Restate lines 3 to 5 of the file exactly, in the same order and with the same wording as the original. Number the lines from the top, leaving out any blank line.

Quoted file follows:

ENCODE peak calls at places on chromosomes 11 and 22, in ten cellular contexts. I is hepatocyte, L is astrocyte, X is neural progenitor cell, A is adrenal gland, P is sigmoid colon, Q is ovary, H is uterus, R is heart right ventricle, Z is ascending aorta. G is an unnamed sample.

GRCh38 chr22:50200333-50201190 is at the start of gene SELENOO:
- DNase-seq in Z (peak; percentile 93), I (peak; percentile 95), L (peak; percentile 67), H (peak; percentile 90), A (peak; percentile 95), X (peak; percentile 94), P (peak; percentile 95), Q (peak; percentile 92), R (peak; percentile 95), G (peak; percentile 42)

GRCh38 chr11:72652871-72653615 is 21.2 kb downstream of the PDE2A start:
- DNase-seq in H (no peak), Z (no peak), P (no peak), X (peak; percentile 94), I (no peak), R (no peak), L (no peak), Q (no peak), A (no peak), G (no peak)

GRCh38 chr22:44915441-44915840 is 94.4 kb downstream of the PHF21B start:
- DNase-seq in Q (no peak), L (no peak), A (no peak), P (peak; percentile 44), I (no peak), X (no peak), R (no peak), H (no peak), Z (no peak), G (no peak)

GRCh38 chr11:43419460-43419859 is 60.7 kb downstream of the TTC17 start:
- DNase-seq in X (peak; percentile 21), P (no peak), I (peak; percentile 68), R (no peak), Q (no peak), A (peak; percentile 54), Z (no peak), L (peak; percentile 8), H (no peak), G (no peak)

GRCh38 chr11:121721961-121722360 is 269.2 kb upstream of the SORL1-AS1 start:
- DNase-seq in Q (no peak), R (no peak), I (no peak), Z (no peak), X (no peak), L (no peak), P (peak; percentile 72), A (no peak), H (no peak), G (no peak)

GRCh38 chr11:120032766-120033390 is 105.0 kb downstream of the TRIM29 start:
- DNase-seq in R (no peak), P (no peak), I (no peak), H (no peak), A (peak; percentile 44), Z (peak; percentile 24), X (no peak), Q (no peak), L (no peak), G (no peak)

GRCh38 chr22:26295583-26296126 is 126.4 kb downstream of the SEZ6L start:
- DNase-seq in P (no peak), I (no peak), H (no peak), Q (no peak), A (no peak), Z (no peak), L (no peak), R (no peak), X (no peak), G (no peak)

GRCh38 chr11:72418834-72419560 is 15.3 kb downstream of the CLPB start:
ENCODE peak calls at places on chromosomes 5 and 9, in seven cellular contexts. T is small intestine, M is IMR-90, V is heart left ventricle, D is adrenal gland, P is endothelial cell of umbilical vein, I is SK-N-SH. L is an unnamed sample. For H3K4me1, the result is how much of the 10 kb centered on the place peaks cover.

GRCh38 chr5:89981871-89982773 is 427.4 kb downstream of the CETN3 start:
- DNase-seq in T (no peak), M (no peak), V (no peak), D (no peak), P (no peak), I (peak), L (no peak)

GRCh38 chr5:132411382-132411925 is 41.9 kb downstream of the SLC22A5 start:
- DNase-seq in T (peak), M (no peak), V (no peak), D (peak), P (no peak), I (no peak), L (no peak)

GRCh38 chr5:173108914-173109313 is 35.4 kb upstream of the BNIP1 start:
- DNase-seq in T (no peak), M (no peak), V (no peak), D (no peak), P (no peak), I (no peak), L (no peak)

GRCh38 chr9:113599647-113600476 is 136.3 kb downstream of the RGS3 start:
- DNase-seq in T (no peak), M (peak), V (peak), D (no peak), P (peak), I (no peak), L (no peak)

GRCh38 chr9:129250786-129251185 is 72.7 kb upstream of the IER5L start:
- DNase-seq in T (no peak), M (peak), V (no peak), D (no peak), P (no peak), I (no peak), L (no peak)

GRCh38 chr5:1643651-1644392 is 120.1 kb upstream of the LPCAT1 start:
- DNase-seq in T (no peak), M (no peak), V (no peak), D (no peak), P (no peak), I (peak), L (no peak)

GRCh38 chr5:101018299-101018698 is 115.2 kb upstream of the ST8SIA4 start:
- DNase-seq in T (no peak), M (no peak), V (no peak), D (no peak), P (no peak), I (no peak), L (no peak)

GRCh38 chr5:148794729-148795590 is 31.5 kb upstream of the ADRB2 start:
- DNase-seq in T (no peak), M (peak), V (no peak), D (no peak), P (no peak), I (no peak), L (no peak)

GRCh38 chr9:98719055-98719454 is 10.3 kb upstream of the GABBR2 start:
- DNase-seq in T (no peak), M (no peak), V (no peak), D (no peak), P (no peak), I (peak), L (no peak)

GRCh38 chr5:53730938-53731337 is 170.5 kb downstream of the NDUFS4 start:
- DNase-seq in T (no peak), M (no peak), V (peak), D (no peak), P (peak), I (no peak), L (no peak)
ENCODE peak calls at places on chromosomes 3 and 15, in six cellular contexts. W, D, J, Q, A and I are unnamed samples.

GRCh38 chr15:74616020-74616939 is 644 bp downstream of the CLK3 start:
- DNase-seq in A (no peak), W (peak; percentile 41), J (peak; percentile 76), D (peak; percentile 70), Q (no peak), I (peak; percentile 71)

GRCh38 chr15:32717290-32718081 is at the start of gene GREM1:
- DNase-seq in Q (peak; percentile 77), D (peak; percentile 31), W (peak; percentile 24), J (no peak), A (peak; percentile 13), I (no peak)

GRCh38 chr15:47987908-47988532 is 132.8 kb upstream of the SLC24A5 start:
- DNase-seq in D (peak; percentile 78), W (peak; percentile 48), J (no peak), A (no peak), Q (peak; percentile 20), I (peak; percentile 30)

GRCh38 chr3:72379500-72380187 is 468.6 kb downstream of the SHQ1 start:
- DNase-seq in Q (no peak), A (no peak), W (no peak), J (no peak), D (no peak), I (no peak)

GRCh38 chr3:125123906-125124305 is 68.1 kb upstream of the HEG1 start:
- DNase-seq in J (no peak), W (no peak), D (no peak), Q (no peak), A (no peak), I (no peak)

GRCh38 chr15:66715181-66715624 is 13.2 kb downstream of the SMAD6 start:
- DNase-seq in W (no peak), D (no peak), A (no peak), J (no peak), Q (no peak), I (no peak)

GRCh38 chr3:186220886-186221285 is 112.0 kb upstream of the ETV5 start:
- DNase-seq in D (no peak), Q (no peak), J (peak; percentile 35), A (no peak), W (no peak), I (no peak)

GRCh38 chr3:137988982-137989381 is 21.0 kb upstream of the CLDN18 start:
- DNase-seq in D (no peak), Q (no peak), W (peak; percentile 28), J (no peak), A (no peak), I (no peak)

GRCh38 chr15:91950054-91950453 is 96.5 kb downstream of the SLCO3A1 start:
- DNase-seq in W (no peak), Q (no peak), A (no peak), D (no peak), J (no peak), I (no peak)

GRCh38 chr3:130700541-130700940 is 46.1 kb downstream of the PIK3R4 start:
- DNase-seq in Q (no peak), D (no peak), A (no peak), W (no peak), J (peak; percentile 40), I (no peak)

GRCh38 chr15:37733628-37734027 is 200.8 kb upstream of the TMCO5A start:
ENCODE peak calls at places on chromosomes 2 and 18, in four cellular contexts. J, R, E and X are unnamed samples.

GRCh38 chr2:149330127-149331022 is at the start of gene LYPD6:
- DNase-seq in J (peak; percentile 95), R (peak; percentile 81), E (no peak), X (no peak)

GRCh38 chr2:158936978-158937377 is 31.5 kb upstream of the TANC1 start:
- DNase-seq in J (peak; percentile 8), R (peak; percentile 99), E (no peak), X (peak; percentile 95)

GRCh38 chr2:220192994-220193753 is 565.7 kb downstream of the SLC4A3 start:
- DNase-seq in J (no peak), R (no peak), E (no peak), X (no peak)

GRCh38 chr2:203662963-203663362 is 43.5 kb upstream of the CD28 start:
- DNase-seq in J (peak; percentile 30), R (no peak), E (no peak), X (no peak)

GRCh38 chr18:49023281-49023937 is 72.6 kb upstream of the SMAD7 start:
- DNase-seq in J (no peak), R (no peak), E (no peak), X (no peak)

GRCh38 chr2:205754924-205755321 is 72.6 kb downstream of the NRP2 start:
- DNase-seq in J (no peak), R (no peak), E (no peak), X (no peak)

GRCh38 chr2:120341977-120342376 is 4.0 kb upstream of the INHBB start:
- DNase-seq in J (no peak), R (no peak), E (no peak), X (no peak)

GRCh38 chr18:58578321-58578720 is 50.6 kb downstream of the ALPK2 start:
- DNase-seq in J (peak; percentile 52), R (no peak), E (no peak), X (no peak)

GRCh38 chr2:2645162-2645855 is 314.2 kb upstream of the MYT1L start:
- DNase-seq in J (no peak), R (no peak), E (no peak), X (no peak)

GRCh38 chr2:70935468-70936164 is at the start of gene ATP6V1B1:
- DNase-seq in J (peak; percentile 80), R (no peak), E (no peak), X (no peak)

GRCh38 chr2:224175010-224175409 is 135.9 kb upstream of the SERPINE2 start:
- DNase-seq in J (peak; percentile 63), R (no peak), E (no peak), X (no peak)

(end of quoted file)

- DNase-seq in Z (peak; percentile 93), I (peak; percentile 95), L (peak; percentile 67), H (peak; percentile 90), A (peak; percentile 95), X (peak; percentile 94), P (peak; percentile 95), Q (peak; percentile 92), R (peak; percentile 95), G (peak; percentile 42)

GRCh38 chr11:72652871-72653615 is 21.2 kb downstream of the PDE2A start:
- DNase-seq in H (no peak), Z (no peak), P (no peak), X (peak; percentile 94), I (no peak), R (no peak), L (no peak), Q (no peak), A (no peak), G (no peak)